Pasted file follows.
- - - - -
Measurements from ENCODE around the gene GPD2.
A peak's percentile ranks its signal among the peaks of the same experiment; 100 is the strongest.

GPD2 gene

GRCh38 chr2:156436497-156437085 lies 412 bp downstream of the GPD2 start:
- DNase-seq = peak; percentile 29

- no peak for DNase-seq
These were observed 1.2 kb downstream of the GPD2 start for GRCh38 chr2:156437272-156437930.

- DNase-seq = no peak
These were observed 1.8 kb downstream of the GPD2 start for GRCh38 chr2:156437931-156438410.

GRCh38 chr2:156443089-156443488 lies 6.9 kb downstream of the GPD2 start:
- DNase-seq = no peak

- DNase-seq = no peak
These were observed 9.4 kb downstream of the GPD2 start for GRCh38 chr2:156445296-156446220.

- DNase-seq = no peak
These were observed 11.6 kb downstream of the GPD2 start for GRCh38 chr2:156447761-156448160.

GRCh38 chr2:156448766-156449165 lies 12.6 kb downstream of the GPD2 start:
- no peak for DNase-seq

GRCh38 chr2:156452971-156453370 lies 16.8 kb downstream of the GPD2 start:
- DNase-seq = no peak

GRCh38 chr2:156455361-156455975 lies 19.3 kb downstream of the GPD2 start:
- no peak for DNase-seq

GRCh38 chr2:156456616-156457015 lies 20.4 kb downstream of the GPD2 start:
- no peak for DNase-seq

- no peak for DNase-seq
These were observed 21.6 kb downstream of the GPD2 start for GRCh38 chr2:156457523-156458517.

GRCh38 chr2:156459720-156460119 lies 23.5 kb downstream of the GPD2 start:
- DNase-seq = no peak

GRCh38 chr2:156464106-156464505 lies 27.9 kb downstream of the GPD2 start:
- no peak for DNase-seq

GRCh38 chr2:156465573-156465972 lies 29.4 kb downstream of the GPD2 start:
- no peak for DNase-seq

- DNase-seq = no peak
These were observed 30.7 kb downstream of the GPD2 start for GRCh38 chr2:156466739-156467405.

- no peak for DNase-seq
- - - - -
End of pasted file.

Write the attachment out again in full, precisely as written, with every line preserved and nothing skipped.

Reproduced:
Measurements from ENCODE around the gene GPD2.
A peak's percentile ranks its signal among the peaks of the same experiment; 100 is the strongest.

GPD2 gene

GRCh38 chr2:156436497-156437085 lies 412 bp downstream of the GPD2 start:
- DNase-seq = peak; percentile 29

- no peak for DNase-seq
These were observed 1.2 kb downstream of the GPD2 start for GRCh38 chr2:156437272-156437930.

- DNase-seq = no peak
These were observed 1.8 kb downstream of the GPD2 start for GRCh38 chr2:156437931-156438410.

GRCh38 chr2:156443089-156443488 lies 6.9 kb downstream of the GPD2 start:
- DNase-seq = no peak

- DNase-seq = no peak
These were observed 9.4 kb downstream of the GPD2 start for GRCh38 chr2:156445296-156446220.

- DNase-seq = no peak
These were observed 11.6 kb downstream of the GPD2 start for GRCh38 chr2:156447761-156448160.

GRCh38 chr2:156448766-156449165 lies 12.6 kb downstream of the GPD2 start:
- no peak for DNase-seq

GRCh38 chr2:156452971-156453370 lies 16.8 kb downstream of the GPD2 start:
- DNase-seq = no peak

GRCh38 chr2:156455361-156455975 lies 19.3 kb downstream of the GPD2 start:
- no peak for DNase-seq

GRCh38 chr2:156456616-156457015 lies 20.4 kb downstream of the GPD2 start:
- no peak for DNase-seq

- no peak for DNase-seq
These were observed 21.6 kb downstream of the GPD2 start for GRCh38 chr2:156457523-156458517.

GRCh38 chr2:156459720-156460119 lies 23.5 kb downstream of the GPD2 start:
- DNase-seq = no peak

GRCh38 chr2:156464106-156464505 lies 27.9 kb downstream of the GPD2 start:
- no peak for DNase-seq

GRCh38 chr2:156465573-156465972 lies 29.4 kb downstream of the GPD2 start:
- no peak for DNase-seq

- DNase-seq = no peak
These were observed 30.7 kb downstream of the GPD2 start for GRCh38 chr2:156466739-156467405.

- no peak for DNase-seq